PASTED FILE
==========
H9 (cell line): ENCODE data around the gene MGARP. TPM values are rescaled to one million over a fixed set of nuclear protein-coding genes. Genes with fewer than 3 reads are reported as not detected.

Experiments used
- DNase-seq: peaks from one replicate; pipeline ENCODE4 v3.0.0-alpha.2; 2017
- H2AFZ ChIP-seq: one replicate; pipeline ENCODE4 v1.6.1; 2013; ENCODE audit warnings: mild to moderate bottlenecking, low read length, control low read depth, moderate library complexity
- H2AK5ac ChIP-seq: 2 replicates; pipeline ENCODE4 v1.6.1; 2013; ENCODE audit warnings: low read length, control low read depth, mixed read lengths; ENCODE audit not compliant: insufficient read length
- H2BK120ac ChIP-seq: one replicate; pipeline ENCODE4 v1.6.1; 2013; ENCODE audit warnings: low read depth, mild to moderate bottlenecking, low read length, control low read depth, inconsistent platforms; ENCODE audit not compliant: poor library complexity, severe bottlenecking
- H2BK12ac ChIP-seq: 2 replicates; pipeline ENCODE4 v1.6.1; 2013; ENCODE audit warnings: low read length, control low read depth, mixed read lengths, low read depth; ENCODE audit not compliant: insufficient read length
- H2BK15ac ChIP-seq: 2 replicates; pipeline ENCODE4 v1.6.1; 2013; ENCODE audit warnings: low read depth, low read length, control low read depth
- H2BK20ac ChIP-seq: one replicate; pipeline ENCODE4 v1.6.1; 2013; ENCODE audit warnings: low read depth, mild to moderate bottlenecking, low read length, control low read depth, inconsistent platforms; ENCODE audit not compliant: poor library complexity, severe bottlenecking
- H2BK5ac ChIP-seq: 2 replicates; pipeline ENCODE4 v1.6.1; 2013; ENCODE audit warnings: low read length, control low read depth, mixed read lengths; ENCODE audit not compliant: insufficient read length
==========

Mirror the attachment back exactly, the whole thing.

H9 (cell line): ENCODE data around the gene MGARP. TPM values are rescaled to one million over a fixed set of nuclear protein-coding genes. Genes with fewer than 3 reads are reported as not detected.

Experiments used
- DNase-seq: peaks from one replicate; pipeline ENCODE4 v3.0.0-alpha.2; 2017
- H2AFZ ChIP-seq: one replicate; pipeline ENCODE4 v1.6.1; 2013; ENCODE audit warnings: mild to moderate bottlenecking, low read length, control low read depth, moderate library complexity
- H2AK5ac ChIP-seq: 2 replicates; pipeline ENCODE4 v1.6.1; 2013; ENCODE audit warnings: low read length, control low read depth, mixed read lengths; ENCODE audit not compliant: insufficient read length
- H2BK120ac ChIP-seq: one replicate; pipeline ENCODE4 v1.6.1; 2013; ENCODE audit warnings: low read depth, mild to moderate bottlenecking, low read length, control low read depth, inconsistent platforms; ENCODE audit not compliant: poor library complexity, severe bottlenecking
- H2BK12ac ChIP-seq: 2 replicates; pipeline ENCODE4 v1.6.1; 2013; ENCODE audit warnings: low read length, control low read depth, mixed read lengths, low read depth; ENCODE audit not compliant: insufficient read length
- H2BK15ac ChIP-seq: 2 replicates; pipeline ENCODE4 v1.6.1; 2013; ENCODE audit warnings: low read depth, low read length, control low read depth
- H2BK20ac ChIP-seq: one replicate; pipeline ENCODE4 v1.6.1; 2013; ENCODE audit warnings: low read depth, mild to moderate bottlenecking, low read length, control low read depth, inconsistent platforms; ENCODE audit not compliant: poor library complexity, severe bottlenecking
- H2BK5ac ChIP-seq: 2 replicates; pipeline ENCODE4 v1.6.1; 2013; ENCODE audit warnings: low read length, control low read depth, mixed read lengths; ENCODE audit not compliant: insufficient read length